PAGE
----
Iconic British photographer Jimmy Nelson carries on his tradition of capturing brilliant images of the world’s many indigenous cultures through his latest book, “Homage To Humanity.” While his earlier work, “Before They Pass Away,” had a more cynical view of the fate of these cultures, his new book takes us on a journey through a new lens – one of celebration and honor.
While some people would turn away from abandoned or decaying buildings, contemporary French photographer Romain Veillon is drawn towards them. A childhood interest in exploring his grandmother’s abandoned truck factory turned into a desire to capture the unique beauty these locations hold. A longtime photographer, he eventually combined both interests.
There is something captivating about ballerinas. The effortless way they mold themselves into impossible positions. The elegant lines they make with their bodies. The quiet strength and power they demonstrate. The “Ballerina Project,” created over the span of eighteen years, has been one of the leaders in sharing photos of the beautiful creatures.
In the great expanse of the South Pacific, northeast of Papua New Guinea and southwest of Hawaii, lies Pingelap Atoll, a collection of three small islands in Micronesia. Only the largest of these islands, which is less than 2.5 miles wide at its widest point, is inhabited. Despite the small size of their home, the 250 or so residents of Pingelap have attracted a fair bit of attention from researchers, scientists and now, artists.
The otherworldly creatures of “Los Panzudos Mercedarios” become part of everyday life in Diego Moreno’s surreal series “In My Mind There is Never Silence.” Moreno’s captivating project will be released as a photo book in 2019.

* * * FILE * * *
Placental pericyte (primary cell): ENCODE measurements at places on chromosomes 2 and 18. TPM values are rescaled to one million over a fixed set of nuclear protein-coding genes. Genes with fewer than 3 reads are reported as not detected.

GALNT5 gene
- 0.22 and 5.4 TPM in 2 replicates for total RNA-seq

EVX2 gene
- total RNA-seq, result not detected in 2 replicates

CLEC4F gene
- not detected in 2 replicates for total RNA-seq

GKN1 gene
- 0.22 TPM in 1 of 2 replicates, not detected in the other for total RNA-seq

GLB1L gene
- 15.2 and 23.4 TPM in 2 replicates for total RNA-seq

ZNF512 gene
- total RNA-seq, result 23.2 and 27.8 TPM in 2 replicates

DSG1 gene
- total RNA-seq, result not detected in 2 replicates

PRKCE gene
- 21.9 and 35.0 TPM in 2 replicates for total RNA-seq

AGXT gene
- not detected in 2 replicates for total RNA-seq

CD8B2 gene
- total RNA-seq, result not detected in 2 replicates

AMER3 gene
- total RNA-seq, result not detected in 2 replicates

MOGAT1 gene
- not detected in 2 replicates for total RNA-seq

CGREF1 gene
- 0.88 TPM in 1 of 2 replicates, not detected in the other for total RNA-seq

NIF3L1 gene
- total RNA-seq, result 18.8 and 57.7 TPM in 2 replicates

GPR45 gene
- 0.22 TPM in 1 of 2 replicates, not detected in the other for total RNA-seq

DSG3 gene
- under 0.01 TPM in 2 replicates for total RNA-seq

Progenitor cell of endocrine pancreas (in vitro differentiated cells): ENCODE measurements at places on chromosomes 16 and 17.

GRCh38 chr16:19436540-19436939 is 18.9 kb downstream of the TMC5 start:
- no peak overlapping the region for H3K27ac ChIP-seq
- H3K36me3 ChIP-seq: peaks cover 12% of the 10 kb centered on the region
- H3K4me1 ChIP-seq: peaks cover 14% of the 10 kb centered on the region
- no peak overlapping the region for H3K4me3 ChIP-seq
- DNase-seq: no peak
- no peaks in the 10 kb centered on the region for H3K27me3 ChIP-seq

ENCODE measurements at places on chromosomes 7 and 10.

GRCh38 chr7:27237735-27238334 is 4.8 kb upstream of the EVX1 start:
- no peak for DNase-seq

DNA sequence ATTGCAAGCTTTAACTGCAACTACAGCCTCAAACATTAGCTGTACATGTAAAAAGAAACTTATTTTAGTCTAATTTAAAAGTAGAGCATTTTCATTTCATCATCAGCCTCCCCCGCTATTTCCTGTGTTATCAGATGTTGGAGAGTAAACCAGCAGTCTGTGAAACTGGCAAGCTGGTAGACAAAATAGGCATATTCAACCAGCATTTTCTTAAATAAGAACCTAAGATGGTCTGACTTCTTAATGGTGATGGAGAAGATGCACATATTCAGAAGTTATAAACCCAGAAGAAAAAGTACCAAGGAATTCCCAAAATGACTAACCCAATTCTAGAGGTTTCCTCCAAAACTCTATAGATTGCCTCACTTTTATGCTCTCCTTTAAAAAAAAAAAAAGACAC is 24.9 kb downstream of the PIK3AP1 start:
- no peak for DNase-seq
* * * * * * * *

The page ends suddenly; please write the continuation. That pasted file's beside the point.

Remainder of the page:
In his recently published book, titled “The World’s Most Beautiful Libraries,” Italian photographer Massimo Listri invites bibliophiles to a wonderful photographic journey to some of the most extraordinary libraries in the world.
For her latest series, titled “Muses,” Hawaiian-born visual artist Christy Lee Rogers created large-scale radiant images of ethereal figures, wrapped in colorful fabrics, submerged in illuminated water and photographed at night, aiming to expose “the vulnerabilities and beauty of the human body in an underwater setting.”
Eminent British portrait photographer Donald MacLellan gives a repeat performance of his first highly acclaimed retrospective exhibition “Faces From the Past” this September. And, typically for him, it is to be staged at a regional gallery, chosen to bring art out of the city and closer to gallery-goers in the English provinces and countryside.
For more than 40 years, some drivers in Japan have been spending hundreds of thousands of dollars turning their trucks into flamboyantly decorated vehicles, called “Dekotora.”